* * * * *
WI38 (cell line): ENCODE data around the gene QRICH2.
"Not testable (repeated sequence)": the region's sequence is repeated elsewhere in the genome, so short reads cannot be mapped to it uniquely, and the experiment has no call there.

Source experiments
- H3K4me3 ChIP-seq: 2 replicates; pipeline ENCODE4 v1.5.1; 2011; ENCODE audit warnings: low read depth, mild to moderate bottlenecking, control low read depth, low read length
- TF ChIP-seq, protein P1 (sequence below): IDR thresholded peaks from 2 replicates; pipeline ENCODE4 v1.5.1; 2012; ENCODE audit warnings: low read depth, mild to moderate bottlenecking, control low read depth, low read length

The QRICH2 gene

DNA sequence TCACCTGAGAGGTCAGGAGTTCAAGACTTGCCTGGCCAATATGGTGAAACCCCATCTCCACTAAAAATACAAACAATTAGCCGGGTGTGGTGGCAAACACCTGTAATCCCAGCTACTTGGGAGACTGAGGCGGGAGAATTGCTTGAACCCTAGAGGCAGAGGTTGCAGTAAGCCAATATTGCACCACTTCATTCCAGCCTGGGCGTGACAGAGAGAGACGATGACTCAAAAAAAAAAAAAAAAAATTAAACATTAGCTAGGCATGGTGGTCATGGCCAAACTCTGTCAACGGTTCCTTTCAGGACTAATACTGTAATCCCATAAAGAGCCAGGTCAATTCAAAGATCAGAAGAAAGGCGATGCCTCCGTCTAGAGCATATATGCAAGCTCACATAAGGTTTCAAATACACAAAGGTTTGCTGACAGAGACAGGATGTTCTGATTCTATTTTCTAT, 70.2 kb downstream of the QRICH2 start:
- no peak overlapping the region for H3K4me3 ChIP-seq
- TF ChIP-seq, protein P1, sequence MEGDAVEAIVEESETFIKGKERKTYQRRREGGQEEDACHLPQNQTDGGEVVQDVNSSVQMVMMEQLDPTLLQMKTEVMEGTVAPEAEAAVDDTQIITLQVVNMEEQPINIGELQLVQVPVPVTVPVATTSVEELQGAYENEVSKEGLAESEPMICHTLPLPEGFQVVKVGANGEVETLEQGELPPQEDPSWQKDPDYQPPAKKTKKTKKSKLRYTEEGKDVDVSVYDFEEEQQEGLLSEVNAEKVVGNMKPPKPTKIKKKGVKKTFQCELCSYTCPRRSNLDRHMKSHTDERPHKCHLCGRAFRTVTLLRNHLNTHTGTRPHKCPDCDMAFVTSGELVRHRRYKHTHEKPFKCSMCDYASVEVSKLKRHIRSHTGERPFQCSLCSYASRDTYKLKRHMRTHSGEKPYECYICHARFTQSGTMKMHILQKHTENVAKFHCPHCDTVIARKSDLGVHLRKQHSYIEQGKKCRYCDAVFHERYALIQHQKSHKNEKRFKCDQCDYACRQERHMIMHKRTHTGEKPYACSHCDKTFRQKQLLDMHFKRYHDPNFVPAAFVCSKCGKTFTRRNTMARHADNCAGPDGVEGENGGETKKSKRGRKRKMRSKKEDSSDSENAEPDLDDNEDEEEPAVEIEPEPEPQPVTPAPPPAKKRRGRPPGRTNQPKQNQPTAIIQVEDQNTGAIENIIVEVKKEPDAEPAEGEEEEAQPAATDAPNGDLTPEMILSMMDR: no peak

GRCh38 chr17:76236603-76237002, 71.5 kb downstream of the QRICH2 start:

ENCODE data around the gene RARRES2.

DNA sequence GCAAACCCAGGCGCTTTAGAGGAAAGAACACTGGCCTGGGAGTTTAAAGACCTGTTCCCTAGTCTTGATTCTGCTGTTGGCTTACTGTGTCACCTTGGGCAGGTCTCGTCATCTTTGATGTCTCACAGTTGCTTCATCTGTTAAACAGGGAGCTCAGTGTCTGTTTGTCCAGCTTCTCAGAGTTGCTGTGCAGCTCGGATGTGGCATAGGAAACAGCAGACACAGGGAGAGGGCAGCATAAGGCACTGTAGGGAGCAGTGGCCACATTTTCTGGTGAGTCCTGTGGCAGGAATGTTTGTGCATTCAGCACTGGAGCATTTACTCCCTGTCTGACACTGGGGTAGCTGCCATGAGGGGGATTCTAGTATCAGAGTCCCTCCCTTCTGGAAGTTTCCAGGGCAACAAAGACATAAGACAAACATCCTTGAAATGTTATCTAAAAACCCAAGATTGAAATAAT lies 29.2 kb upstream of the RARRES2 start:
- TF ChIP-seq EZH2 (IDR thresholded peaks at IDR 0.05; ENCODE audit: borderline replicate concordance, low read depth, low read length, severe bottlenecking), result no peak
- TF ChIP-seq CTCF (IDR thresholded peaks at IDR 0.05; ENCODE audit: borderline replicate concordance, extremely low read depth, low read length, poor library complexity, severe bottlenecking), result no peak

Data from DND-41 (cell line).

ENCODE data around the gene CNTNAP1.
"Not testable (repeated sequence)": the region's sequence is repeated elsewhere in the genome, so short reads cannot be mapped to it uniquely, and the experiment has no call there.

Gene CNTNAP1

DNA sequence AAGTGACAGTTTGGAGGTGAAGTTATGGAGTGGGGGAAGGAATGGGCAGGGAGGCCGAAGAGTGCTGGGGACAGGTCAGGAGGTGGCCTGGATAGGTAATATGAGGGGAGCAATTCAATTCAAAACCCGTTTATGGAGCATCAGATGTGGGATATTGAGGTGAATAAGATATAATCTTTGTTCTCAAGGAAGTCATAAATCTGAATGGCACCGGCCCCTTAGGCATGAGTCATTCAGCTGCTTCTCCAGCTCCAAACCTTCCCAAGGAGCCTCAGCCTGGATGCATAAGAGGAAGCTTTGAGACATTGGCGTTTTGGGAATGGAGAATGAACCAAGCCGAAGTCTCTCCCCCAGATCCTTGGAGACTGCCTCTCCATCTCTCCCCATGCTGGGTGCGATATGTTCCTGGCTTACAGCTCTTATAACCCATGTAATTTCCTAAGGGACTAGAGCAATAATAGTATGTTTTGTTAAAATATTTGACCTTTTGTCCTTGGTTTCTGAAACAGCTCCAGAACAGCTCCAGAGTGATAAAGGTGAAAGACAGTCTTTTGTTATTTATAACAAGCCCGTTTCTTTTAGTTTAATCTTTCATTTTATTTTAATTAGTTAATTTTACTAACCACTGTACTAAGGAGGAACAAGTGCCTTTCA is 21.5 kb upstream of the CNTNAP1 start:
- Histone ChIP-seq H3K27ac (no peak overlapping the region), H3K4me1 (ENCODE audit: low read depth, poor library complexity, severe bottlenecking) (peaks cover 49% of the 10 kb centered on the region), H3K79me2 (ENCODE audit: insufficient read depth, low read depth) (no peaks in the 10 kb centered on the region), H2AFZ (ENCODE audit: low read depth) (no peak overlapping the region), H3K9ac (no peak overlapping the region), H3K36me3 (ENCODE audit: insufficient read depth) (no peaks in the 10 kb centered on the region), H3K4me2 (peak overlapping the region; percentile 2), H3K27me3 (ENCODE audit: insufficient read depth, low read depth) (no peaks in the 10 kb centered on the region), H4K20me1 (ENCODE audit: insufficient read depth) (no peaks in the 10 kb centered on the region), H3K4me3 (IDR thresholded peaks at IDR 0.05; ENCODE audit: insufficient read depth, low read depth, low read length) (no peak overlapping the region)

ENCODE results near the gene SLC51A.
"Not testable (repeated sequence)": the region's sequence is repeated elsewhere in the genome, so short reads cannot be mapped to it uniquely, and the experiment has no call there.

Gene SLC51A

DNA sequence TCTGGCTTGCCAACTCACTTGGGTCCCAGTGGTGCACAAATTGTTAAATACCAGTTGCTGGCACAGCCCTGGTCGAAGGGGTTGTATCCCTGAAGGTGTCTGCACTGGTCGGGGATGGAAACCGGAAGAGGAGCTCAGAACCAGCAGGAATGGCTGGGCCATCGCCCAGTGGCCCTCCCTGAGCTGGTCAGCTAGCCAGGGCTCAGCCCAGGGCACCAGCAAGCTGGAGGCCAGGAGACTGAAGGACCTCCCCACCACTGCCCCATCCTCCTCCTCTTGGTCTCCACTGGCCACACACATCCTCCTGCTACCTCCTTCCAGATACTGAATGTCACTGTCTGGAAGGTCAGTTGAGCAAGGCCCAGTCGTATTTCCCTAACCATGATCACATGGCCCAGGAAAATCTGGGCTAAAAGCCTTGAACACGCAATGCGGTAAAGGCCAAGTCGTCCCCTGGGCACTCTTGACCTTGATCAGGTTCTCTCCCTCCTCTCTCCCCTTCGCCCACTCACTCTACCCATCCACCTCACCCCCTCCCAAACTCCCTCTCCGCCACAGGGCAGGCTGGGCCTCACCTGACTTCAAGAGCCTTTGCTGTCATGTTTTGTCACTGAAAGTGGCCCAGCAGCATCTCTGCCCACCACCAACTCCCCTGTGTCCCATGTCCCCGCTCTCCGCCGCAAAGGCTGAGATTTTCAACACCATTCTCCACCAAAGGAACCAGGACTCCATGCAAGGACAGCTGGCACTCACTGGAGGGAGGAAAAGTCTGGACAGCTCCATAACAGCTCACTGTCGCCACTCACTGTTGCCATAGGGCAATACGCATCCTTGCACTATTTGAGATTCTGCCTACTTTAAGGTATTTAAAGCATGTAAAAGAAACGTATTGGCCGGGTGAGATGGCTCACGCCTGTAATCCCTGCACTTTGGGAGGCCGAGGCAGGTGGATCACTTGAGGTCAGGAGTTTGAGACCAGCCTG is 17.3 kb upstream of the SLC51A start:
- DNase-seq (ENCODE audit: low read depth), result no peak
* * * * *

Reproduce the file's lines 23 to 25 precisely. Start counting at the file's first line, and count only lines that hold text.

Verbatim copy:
Gene SLC51A

DNA sequence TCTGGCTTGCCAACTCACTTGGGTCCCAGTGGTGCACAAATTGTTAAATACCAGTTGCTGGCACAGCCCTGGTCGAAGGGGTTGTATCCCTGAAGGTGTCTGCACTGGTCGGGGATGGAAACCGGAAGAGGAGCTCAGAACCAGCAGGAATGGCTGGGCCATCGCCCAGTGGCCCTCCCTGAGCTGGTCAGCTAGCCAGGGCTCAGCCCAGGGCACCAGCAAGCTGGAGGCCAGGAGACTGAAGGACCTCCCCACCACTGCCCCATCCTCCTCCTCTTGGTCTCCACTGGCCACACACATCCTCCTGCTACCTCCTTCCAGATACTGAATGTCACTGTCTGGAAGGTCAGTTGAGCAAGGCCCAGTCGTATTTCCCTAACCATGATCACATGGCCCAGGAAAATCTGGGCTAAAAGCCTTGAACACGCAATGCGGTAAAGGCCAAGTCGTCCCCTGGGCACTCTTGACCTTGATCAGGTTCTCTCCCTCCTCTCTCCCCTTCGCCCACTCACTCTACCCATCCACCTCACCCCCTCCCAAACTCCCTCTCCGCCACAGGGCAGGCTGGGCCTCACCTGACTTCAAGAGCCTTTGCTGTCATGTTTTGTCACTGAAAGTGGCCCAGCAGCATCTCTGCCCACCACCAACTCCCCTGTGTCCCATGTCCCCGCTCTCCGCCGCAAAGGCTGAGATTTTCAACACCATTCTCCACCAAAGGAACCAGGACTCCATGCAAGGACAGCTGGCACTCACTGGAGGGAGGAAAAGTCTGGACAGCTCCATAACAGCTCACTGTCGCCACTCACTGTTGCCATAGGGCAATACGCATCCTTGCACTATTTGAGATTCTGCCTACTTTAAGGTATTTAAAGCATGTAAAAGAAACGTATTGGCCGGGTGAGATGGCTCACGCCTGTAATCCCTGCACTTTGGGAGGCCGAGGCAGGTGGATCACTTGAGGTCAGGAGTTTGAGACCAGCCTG is 17.3 kb upstream of the SLC51A start:
- DNase-seq (ENCODE audit: low read depth), result no peak